Every party likes some sort of “voice of conscience” in the ranks and there is curiosity about whether vocal leaders like Teng Chang Khim will keep his CC seat.
Teng, now the Selangor Assembly Speaker (another first for the DAP), is known for his independent streak and fiery oratory. But he and Guan Eng have a thorny relationship; some people joke that their horoscopes just do not match. Will delegates still vote to retain the party rebel now that Guan Eng is riding high?
For a long time, even after he had cut his political teeth and spent time in detention, Guan Eng was seen as “Kit Siang's son”. But the tables have been turned and, nowadays, Kit Siang tends to be known as “Guan Eng's father”.
Guan Eng has emerged as his own man after March 8.
“Power transforms people,” said Liew, with a laugh.
But the father does not mind in the least his son taking centre-stage.
“Sometimes we can see Kit Siang trying to hide from the limelight because he knows his son is now the star of the party,” said Liew.
Apparently, Kit Siang has never been happier on a political or personal level although you would never have guessed looking at his world-weary expression.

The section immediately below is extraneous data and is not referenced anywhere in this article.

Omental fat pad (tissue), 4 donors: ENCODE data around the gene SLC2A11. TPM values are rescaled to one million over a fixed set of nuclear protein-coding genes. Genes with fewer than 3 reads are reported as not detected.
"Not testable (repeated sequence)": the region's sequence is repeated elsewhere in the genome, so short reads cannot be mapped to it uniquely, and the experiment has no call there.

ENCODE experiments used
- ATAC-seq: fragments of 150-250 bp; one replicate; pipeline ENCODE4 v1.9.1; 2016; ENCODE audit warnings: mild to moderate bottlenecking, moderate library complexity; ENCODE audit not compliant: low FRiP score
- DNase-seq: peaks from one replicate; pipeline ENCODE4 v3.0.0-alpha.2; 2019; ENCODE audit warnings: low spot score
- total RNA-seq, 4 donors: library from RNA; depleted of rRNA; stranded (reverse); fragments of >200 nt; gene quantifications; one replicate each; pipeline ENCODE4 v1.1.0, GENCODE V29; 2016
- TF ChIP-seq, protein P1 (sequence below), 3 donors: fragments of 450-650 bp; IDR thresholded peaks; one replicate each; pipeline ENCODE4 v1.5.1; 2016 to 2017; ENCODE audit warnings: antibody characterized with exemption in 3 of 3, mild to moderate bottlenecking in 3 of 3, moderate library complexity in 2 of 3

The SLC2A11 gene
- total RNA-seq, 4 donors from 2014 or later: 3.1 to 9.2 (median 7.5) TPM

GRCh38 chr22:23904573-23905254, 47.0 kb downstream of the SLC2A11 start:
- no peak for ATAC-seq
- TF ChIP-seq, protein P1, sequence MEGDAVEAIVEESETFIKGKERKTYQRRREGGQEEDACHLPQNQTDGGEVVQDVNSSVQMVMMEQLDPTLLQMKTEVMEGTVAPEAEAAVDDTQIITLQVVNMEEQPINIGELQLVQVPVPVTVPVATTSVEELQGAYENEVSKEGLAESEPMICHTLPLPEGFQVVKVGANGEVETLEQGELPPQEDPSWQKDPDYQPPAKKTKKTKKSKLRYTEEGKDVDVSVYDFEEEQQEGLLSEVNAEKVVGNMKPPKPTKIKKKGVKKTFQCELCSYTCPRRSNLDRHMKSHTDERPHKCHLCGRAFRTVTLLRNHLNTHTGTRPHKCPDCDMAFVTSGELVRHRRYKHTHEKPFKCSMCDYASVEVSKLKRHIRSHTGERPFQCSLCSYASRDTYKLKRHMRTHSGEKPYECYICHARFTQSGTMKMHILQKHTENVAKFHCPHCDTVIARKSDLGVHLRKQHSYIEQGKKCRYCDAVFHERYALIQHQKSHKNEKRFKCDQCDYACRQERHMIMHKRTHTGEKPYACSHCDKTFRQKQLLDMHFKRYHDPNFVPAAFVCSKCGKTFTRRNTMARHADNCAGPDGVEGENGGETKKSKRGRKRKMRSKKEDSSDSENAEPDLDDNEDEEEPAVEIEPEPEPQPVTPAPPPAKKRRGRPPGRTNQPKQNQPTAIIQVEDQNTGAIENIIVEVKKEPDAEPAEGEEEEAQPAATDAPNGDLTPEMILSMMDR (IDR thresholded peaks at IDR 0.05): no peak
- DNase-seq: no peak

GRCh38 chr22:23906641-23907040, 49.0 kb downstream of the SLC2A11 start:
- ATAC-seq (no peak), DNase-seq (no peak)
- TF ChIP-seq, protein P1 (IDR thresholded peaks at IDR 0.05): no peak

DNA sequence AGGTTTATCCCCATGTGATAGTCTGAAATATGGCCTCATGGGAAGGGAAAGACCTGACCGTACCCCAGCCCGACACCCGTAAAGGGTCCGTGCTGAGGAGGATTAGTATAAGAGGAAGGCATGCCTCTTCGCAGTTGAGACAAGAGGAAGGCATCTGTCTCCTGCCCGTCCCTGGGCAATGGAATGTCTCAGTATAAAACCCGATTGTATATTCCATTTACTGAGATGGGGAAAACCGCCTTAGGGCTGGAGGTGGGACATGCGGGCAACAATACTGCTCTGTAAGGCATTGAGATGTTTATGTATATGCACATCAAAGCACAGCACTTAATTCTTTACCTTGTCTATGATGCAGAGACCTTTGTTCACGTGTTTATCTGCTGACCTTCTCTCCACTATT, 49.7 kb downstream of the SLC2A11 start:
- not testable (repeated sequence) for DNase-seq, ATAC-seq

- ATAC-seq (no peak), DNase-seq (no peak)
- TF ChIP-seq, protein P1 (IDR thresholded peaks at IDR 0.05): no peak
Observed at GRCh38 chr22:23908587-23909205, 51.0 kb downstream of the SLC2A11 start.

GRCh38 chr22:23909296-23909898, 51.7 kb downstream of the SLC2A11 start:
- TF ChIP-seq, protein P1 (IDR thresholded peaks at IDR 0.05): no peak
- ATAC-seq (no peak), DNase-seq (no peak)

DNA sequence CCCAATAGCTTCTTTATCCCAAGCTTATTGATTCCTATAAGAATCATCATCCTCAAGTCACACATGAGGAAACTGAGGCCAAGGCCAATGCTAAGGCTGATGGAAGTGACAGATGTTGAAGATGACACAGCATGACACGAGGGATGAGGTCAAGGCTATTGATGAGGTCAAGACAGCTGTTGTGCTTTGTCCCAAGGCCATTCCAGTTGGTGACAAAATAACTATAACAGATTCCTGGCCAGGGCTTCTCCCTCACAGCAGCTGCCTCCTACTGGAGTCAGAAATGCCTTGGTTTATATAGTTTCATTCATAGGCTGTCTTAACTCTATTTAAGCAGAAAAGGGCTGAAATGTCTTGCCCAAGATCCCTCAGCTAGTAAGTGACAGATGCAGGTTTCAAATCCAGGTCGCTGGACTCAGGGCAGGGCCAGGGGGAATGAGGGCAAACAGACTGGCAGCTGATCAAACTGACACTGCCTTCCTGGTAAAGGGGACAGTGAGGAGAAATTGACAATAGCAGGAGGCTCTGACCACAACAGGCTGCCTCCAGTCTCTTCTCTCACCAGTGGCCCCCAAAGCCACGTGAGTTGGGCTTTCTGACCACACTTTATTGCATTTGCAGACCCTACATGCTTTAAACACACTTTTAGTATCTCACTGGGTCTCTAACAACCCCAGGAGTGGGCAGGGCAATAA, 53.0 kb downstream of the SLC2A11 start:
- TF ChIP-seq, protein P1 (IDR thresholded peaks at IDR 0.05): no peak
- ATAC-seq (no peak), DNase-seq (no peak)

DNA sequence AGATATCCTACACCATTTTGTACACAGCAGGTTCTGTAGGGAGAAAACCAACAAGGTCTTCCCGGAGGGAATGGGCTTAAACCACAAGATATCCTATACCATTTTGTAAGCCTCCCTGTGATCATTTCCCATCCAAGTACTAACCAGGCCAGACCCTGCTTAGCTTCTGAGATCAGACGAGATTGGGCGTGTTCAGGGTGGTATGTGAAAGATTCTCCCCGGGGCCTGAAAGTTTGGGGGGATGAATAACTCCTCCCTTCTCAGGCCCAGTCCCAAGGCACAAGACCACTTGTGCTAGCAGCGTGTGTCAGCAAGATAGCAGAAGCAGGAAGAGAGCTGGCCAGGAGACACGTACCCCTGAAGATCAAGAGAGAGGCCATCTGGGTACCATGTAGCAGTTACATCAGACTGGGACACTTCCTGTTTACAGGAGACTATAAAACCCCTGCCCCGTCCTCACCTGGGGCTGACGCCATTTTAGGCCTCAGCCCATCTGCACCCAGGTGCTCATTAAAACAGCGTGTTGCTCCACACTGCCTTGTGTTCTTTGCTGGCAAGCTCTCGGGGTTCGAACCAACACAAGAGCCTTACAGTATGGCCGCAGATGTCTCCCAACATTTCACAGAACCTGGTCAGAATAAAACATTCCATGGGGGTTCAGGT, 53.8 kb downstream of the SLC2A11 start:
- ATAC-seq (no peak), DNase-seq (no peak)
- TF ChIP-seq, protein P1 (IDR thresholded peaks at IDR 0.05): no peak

In Hokkien-speaking Penang, the father is known as the “lau hero” (the old hero) while many party members still refer to him as “lao ta” (the No. 1), a sobriquet from his days as the powerful secretary-general.
No matter how bright the son's star shines, the father is already a legend in his time.
The son has yet to earn such deferential references but if he performs and delivers, it will come his way.Man of the hour: Many in the party want to reward their first Penang Chief Minister by giving Lim Guan Eng a huge endorsement in the party polls; he is seen here with (from left) party strategist Liew Chin Tong and Penang DAP chairman Chow Kon Yeow at a dinner. Left: Goh organised a memorable homecoming dinner for Guan Eng.